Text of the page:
As deep into the game as the 18th move, Carlsen hadn’t spent more than a minute on any one move and quickly opened up a 40-minute advantage on the clock. One knock against the champ in this match has been his apparently lackadaisical preparation. But he was solidly prepared for his aggressive line on Wednesday, sailing through his moves. Caruana, meanwhile, took 9 minutes to make his 12th move, 21 minutes on his 13th, 8 on his 14th and 13 on his 17th.

The fruits of the Norwegian’s preparation appeared to be a comfortable position: Either he would win or he would draw. Before Carlsen’s 24th move, the position looked like this.

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“I think there are some long-term dangers here for black,” said Hikaru Nakamura, a top American grandmaster commentating for Chess.com. Carlsen’s white bishop, for example, was far more active than Caruana’s. “If Caruana doesn’t find the right moves, he will lose.”

It appeared to all the world that the Norwegian chess superstar would finally make real progress in the match, and indeed that a victory in the moves to come would effectively decide the match — and the world title — itself. “There are certain types of positions where Magnus is stronger than a computer,” said Anish Giri, the world No. 5, on a chess24 broadcast.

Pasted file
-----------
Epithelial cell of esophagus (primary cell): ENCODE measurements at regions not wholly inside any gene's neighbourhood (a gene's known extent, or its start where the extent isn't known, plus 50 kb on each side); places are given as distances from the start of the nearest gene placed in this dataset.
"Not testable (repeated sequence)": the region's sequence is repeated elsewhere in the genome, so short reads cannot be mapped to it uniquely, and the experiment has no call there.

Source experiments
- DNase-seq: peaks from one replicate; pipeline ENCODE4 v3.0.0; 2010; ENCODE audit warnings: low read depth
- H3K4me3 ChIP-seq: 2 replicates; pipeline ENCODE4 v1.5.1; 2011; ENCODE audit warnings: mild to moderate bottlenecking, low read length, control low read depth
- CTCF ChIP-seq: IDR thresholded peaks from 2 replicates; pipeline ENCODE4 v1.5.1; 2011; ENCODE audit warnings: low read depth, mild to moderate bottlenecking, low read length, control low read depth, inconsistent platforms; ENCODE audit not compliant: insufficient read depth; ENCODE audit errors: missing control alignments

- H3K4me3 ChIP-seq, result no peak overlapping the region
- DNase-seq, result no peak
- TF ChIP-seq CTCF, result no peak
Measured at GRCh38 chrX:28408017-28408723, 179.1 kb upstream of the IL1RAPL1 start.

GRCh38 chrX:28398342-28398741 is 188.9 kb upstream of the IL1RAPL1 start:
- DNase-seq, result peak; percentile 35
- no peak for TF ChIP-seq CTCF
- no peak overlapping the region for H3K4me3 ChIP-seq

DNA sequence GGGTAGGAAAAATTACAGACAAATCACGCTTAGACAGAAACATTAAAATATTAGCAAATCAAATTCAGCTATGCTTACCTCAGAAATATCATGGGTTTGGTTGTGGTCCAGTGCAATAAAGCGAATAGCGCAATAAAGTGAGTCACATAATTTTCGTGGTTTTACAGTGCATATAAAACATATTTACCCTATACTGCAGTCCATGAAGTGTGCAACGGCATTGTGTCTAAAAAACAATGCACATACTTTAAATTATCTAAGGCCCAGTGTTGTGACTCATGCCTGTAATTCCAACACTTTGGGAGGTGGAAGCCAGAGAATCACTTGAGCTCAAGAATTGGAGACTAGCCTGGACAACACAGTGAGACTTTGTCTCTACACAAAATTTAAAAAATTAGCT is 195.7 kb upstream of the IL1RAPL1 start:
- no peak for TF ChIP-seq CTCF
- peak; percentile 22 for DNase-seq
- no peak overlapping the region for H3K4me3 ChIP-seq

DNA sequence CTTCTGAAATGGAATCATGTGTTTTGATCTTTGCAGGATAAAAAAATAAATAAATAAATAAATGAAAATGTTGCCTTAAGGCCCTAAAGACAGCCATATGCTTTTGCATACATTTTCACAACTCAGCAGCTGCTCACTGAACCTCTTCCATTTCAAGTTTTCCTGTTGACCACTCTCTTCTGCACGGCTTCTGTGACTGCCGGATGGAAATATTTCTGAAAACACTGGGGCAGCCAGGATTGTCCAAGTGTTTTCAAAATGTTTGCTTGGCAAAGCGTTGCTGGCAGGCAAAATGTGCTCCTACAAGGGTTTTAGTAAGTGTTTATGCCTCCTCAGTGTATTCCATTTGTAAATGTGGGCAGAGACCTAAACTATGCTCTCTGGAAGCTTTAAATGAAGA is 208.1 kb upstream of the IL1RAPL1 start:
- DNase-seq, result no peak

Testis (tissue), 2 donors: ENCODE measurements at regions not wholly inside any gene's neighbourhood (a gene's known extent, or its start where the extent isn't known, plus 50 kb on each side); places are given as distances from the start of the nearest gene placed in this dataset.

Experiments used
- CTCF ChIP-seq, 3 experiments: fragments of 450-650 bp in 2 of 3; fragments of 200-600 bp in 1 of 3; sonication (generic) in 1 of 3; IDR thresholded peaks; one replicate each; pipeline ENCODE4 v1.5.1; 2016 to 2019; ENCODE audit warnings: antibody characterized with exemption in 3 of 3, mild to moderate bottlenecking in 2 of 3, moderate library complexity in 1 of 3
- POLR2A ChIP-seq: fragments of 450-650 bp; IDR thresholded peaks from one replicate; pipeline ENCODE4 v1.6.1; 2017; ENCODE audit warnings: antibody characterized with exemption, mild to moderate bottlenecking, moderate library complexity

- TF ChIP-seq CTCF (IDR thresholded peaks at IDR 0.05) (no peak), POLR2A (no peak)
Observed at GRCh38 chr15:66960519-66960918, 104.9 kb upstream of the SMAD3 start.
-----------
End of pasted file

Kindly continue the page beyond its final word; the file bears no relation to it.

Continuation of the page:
It’s an evocative claim, but it was not true on Wednesday. Carlsen may have rushed his attack on move 25, shortly after the position above. He pushed his pawn up the flank on the edge of the board, to h4 and toward Caruana’s king. He then pushed it again, to h5. It may have been a square too far, or at least too soon. (The computer engine Stockfish preferred involving that active white bishop instead.)

“He’s just not playing his best chess,” added Peter Svidler, the world No. 19, on that very same broadcast. The position simplified dramatically and the two shook hands — which they must be getting very good at — after 56 moves.

Ah, chess is cruel. Here’s a chart to quantify that cruelty — and we’ll keep it updated throughout the rest of the match. There are three regular games left, and speedier tiebreaker games will follow on Nov. 27, if necessary.

This match has been different for Carlsen than his 2016 World Chess Championship encounter against Russian challenger Sergey Karjakin, which began with seven consecutive draws. Many of those found Karjakin on the backfoot, escaping like Houdini from the shackles of the world champion. Caruana, however, has rarely been in real trouble until Wednesday, and this year Carlsen has been forced to play the part of escape artist.